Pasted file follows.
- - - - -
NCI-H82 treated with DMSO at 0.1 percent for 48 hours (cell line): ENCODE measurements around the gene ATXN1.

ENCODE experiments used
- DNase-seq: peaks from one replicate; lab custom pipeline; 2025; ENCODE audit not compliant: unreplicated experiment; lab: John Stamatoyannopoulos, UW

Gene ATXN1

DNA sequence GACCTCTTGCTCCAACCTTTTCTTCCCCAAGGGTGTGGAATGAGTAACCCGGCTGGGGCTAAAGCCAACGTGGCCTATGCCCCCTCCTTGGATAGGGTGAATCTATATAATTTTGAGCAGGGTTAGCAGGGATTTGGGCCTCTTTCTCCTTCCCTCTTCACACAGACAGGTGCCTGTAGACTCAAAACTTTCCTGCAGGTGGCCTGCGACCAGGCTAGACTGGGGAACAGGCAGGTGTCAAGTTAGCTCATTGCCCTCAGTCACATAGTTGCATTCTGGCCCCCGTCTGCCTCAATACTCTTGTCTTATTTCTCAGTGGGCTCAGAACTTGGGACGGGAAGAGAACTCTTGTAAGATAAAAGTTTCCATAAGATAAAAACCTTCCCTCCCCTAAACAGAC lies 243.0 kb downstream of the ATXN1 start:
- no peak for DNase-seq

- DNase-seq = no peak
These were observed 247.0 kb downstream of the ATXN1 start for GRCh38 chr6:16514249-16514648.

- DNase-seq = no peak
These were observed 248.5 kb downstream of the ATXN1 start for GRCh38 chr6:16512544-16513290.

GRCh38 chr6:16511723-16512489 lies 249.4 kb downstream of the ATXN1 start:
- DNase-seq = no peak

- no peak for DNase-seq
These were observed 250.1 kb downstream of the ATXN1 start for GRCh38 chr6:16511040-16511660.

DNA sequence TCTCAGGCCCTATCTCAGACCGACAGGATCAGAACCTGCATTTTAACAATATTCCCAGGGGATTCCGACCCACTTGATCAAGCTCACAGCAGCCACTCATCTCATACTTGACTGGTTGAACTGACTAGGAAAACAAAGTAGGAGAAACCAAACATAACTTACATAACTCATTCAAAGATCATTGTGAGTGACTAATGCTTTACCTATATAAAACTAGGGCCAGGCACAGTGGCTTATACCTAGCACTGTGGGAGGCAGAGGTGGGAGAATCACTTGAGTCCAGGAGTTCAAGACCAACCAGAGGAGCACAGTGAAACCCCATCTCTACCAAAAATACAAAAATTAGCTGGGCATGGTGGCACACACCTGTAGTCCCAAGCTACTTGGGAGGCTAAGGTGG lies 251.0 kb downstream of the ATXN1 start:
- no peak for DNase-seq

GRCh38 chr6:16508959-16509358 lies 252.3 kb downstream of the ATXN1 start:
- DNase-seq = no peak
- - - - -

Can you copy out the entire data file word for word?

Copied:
NCI-H82 treated with DMSO at 0.1 percent for 48 hours (cell line): ENCODE measurements around the gene ATXN1.

ENCODE experiments used
- DNase-seq: peaks from one replicate; lab custom pipeline; 2025; ENCODE audit not compliant: unreplicated experiment; lab: John Stamatoyannopoulos, UW

Gene ATXN1

DNA sequence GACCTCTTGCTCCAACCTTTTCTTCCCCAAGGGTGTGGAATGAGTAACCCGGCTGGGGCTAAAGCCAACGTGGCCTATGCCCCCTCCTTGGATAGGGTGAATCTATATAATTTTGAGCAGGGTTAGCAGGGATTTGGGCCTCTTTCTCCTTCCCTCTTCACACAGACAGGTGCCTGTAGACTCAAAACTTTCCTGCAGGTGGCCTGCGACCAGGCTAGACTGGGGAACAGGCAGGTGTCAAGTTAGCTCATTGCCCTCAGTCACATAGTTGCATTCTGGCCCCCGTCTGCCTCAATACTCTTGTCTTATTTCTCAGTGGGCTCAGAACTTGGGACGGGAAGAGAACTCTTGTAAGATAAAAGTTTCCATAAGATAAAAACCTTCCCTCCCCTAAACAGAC lies 243.0 kb downstream of the ATXN1 start:
- no peak for DNase-seq

- DNase-seq = no peak
These were observed 247.0 kb downstream of the ATXN1 start for GRCh38 chr6:16514249-16514648.

- DNase-seq = no peak
These were observed 248.5 kb downstream of the ATXN1 start for GRCh38 chr6:16512544-16513290.

GRCh38 chr6:16511723-16512489 lies 249.4 kb downstream of the ATXN1 start:
- DNase-seq = no peak

- no peak for DNase-seq
These were observed 250.1 kb downstream of the ATXN1 start for GRCh38 chr6:16511040-16511660.

DNA sequence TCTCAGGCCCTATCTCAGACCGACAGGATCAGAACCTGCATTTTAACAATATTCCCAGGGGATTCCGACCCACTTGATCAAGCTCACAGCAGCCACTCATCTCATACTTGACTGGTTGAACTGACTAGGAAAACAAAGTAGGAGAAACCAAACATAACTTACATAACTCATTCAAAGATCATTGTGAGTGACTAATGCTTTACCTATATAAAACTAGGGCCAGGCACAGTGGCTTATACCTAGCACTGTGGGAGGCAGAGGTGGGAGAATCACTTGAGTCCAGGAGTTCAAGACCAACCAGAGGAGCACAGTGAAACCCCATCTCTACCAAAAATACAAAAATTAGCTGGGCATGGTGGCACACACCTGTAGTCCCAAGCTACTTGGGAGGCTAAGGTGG lies 251.0 kb downstream of the ATXN1 start:
- no peak for DNase-seq

GRCh38 chr6:16508959-16509358 lies 252.3 kb downstream of the ATXN1 start:
- DNase-seq = no peak